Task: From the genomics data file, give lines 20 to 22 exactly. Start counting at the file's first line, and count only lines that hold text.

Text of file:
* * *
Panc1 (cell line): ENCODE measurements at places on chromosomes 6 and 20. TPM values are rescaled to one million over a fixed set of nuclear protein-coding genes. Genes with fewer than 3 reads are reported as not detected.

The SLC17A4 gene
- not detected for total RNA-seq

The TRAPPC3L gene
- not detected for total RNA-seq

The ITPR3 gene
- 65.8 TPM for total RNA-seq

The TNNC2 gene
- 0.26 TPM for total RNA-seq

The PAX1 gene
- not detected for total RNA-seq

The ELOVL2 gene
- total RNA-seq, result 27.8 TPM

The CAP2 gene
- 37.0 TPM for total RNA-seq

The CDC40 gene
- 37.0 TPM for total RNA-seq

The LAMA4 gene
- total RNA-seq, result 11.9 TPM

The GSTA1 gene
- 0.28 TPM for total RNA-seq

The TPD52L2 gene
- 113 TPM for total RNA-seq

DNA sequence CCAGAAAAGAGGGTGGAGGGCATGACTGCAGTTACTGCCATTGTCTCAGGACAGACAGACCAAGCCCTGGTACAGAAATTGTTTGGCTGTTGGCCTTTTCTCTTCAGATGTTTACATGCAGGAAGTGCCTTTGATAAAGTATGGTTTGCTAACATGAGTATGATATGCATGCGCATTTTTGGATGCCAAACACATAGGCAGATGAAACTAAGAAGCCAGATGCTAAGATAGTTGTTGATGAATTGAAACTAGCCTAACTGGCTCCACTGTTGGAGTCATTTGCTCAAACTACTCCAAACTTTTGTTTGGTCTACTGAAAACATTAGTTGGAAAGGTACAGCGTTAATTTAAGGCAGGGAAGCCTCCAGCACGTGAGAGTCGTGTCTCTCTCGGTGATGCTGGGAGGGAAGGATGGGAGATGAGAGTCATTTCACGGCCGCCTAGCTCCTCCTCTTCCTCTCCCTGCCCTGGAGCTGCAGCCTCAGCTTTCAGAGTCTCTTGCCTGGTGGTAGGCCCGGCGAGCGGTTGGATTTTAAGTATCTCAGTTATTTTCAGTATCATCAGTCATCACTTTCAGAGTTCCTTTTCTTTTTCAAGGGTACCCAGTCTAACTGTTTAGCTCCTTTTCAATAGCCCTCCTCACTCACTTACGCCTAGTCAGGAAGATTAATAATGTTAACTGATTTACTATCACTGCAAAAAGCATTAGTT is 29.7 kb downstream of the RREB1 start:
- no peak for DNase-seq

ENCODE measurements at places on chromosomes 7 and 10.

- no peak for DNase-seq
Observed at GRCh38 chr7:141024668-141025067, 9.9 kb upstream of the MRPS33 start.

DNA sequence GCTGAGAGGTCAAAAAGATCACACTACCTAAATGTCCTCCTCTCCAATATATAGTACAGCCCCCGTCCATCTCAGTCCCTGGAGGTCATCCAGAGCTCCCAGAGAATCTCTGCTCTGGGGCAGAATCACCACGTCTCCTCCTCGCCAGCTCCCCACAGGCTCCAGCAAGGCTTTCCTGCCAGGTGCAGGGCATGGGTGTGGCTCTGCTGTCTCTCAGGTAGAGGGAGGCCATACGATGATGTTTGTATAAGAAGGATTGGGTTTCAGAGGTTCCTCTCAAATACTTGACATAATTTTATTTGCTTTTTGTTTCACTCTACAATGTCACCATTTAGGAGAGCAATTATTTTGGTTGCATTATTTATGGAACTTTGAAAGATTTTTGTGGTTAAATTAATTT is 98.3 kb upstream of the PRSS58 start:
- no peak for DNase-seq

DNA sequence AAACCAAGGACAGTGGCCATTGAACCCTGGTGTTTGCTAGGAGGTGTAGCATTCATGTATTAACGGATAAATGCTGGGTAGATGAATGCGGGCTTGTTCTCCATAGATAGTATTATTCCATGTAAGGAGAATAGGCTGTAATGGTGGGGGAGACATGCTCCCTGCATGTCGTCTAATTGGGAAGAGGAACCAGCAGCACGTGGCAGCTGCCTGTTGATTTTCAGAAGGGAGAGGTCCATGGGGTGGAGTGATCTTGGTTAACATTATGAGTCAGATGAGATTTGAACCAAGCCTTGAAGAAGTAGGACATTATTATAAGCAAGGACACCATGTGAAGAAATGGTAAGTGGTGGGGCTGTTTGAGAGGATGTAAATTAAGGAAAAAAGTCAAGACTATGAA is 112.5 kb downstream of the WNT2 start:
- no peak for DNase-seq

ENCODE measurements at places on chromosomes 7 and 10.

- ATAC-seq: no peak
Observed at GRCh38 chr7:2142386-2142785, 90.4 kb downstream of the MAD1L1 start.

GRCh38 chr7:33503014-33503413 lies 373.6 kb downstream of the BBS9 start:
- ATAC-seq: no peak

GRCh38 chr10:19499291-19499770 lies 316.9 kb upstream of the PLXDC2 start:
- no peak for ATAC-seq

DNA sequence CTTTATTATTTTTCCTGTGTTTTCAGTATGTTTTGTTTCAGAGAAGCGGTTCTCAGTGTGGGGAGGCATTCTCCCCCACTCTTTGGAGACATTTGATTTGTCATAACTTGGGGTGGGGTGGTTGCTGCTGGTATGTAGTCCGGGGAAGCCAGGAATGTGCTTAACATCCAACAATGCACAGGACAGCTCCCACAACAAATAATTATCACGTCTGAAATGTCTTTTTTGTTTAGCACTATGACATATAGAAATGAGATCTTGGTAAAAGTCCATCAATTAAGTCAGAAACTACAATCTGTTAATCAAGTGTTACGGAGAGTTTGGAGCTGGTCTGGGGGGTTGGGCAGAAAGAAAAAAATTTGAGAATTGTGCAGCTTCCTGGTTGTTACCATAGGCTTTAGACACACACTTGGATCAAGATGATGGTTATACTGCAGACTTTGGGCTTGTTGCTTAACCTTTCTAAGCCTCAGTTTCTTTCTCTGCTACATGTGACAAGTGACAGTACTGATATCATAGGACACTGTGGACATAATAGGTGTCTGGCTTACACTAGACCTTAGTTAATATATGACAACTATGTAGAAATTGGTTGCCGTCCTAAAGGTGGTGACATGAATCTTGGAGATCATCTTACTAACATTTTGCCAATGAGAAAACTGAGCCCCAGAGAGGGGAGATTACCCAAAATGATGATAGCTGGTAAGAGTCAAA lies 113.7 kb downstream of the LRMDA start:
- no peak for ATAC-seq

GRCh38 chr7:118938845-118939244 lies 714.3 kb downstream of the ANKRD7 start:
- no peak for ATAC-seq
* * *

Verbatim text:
The GSTA1 gene
- 0.28 TPM for total RNA-seq

The TPD52L2 gene